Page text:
(3) Associating Humanitarian activities with markets. As much as Human Rights values, at least in the modern form, appeared in attachment with political agenda, they also seemed to the people like the economy's twin. After Taliban many many NGOs were built, many of them related to human rights. They received much support from international funds and in turn delivered many positive reports about their functions. But in reality, most people believe they are business persons/entities as well as opportunists who know how markets work now. They can create jobs and promote business for many but can't lead the people toward a better situation. The replacement of humanitarian with financial interest causes two major problems: first, changing human rights to a luxury material for White-collar workers. So it is neither related to Blue-collar workers who are the majority of Afghanistan population nor to rich people who are enjoying exercising their autonomy. Second and the worse one, it leads to more suspicion about Human Rights concerns and then to increases in the cost of improvement in Afghanistan. This is what I clearly told to the Afghanistan head of parliaments in his house.
(4) The conflict of values. There is one more technical point: It seems there is no need to link Human Rights issues to Radical criticisms of fundamental concepts of a society. The aim of Human Rights is to reduce suffering and better life, not to create conflict, crisis and provoke pure emotions. For example, I can contribute to promote education for all by saying it helps the person's future in society or it changes all worldviews and established values. Human rights can be seen as a deus ex machina for a new world or as a supporter to better the current world. As much as the clash of values is creative in terms of intellectuals struggle, it destroys the opportunities to bring people closer. Preaching about global climate change is one thing, but advocating for access to water for human consumption is quite another. Holding out the carrot of an abstract human right is not much of a carrot for the person on the street. A good carrot is one recognized good by the people, like the basic need to clean streets instead of pie-in-the-sky ideas like democracy. Many human rights activists and intellectuals in Afghanistan were not in this field before post Taliban government and so not related to grassroots. In changing their job and to attract new customers, they mostly were confused and caused clash of values even within their families.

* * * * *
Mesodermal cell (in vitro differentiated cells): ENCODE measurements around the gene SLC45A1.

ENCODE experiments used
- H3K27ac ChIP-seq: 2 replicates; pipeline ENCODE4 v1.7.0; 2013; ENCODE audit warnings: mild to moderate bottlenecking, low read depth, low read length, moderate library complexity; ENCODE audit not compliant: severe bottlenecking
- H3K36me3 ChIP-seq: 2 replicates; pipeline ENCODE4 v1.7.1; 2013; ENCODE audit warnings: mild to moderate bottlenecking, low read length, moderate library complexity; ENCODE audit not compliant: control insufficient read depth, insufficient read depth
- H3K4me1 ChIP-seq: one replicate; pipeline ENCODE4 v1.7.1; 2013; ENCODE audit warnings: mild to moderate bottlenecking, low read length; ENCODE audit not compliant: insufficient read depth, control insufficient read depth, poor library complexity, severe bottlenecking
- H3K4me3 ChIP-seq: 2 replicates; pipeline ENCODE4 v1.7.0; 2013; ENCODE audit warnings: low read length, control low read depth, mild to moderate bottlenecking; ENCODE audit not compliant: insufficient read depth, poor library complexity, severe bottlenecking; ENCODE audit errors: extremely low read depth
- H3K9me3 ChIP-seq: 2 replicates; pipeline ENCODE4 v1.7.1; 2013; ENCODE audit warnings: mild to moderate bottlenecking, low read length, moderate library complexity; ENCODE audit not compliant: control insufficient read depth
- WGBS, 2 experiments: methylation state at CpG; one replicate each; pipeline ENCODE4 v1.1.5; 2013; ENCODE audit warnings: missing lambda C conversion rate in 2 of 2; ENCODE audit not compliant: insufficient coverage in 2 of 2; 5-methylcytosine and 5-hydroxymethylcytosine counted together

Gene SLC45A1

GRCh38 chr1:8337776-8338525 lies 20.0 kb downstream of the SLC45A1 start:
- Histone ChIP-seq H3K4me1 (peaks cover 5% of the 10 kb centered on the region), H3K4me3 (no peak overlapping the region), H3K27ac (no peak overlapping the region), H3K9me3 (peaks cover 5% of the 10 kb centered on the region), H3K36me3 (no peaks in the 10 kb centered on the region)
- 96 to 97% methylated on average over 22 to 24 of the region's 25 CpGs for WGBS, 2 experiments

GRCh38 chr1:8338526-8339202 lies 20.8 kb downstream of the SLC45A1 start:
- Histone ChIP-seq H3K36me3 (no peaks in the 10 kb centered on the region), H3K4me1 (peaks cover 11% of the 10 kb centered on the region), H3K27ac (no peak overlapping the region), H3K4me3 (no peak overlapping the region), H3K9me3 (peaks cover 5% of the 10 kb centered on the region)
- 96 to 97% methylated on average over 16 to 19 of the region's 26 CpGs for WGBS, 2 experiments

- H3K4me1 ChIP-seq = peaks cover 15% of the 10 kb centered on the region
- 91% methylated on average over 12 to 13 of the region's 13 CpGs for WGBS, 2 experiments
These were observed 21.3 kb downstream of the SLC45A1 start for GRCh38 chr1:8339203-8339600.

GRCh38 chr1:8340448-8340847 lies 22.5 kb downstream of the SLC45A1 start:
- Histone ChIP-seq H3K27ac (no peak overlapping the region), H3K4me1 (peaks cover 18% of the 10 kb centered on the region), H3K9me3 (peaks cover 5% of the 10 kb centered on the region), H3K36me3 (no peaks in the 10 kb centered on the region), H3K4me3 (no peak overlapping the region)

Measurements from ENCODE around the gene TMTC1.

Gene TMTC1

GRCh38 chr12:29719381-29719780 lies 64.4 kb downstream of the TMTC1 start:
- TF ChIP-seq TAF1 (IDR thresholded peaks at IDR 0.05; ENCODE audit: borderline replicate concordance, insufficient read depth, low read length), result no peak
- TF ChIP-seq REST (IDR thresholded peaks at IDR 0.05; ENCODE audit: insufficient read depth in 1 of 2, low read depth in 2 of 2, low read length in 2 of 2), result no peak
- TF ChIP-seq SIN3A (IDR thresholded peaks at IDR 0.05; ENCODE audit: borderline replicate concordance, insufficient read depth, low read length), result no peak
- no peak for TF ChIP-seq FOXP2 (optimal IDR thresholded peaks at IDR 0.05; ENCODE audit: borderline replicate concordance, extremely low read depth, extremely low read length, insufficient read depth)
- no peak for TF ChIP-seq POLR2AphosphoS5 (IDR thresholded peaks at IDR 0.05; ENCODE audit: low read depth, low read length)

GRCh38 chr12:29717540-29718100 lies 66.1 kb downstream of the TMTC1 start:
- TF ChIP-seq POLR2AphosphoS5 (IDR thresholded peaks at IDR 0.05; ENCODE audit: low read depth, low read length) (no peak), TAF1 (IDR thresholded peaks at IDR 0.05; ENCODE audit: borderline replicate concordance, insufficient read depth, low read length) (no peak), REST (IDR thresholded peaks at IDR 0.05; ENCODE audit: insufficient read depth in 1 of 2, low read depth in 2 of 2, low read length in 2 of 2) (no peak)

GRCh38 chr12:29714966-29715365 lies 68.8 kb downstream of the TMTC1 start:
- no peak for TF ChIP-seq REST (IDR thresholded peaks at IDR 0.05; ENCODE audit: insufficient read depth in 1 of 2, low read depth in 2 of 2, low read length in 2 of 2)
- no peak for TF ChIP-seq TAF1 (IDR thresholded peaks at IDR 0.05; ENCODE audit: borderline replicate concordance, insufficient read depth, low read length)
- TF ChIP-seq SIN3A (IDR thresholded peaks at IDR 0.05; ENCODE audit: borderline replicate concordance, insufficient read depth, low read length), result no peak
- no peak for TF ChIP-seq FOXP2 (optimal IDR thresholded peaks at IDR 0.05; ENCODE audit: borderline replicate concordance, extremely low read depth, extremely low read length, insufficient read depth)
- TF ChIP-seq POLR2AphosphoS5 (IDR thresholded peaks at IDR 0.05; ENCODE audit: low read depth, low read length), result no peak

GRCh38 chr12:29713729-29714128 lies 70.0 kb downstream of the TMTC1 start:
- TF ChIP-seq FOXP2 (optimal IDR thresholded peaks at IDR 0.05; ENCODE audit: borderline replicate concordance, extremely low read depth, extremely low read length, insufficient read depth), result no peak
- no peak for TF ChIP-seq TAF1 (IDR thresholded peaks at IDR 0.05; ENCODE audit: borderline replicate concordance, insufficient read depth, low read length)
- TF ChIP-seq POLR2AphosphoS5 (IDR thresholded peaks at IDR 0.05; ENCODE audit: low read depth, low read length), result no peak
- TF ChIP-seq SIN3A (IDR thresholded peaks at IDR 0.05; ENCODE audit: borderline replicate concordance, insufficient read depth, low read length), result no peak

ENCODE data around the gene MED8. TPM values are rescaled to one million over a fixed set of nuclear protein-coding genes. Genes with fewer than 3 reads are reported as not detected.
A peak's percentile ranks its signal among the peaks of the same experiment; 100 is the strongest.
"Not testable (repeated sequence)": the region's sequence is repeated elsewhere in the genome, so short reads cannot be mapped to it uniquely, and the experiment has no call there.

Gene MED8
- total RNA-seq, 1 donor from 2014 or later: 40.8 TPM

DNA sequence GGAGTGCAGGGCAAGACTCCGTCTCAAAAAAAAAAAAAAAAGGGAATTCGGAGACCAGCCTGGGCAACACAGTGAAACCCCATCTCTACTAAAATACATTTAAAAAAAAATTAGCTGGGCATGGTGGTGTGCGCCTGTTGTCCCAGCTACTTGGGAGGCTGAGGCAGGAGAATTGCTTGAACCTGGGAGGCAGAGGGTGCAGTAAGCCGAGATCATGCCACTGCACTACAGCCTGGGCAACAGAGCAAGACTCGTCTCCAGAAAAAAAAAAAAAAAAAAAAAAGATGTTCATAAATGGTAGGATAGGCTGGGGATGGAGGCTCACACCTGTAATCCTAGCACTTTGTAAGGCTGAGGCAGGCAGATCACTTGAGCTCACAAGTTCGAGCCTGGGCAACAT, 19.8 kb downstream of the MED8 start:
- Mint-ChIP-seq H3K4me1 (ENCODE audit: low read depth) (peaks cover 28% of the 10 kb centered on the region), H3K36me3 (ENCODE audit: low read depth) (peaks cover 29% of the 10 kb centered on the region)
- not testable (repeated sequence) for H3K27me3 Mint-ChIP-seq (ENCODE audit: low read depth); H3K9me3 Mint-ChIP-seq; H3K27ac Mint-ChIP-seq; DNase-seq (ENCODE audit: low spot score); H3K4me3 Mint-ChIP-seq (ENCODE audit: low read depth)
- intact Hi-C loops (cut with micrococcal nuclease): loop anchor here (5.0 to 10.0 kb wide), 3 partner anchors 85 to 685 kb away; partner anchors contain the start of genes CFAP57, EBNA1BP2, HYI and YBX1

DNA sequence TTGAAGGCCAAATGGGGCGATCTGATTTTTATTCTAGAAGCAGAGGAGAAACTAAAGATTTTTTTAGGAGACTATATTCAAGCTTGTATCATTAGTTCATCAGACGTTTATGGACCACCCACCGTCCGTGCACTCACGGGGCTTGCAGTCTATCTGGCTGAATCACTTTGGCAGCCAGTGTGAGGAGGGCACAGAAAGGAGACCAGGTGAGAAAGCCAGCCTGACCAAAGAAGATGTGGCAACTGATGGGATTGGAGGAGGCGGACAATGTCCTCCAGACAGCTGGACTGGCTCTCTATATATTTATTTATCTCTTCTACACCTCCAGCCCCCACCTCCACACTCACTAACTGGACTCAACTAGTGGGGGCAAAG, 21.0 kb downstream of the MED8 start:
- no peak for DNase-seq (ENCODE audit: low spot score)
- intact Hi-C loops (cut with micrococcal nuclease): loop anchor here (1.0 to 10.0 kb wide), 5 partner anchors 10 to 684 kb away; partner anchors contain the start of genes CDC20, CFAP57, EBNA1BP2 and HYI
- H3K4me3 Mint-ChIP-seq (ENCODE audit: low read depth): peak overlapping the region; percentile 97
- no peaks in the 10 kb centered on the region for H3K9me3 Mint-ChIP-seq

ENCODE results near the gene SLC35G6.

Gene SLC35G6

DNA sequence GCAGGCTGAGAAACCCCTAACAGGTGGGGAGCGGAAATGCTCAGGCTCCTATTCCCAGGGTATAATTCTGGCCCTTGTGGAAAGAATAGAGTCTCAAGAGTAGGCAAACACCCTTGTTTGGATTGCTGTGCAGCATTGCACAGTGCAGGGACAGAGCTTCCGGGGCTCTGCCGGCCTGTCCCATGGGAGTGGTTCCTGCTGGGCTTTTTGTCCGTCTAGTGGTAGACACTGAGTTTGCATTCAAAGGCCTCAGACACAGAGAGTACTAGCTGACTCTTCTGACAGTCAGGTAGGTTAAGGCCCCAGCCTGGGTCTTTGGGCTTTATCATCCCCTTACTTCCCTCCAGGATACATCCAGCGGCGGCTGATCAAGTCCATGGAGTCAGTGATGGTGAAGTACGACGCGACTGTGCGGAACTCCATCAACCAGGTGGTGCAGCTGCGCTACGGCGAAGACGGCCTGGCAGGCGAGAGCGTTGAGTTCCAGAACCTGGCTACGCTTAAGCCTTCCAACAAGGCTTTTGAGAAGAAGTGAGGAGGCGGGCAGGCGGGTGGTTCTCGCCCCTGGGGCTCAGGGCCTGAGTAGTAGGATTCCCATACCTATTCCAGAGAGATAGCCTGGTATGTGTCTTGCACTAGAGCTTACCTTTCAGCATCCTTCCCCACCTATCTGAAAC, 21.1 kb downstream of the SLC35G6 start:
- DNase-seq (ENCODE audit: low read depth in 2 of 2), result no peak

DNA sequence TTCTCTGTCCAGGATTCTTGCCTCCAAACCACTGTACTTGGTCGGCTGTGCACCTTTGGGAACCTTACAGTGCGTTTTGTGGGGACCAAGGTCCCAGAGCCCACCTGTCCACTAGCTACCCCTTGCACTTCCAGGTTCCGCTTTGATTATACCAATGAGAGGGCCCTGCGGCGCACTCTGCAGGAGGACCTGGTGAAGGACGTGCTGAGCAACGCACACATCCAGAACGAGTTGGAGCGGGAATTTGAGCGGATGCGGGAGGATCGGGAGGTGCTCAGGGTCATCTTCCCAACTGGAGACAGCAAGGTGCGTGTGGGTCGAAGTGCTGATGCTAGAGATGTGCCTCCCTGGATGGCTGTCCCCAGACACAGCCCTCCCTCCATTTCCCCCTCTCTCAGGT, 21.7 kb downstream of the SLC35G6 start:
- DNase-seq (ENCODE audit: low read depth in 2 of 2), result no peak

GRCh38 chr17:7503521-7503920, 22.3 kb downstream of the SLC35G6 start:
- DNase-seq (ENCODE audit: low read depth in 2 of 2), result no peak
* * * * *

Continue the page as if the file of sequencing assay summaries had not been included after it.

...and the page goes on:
(5) The lack of honesty. Unfortunately, Human Rights values are not institutionalized among population; it also is not internalized among many advocates as well. It is a common expression in Afghanistan that women rights activities are looking for freedom for the neighbor's daughter. It means they do not apply that inside their house, regarding their families. I heard about some colleagues who teach the value of women rights in public and academics but they put many restrictions on their own wives. How when the prophets of new faith, human rights, do not practice the message in their life, people follow them. Unfortunately this lack of honesty alongside many more social, political and ideological problems caused lack of trust to these values and their advocates. In reality many activists fall down in tribalism and are accused of supporting people only from their ethnic groups or political party.
As a conclusion, the political change after Taliban caused values like human rights to grow up, at least among Blue-collar workers. There are some improvements with Human Rights but I only wanted to share with you several points I faced personally. I hope these points help both international and national sides to review their activities in Afghanistan and enrich it.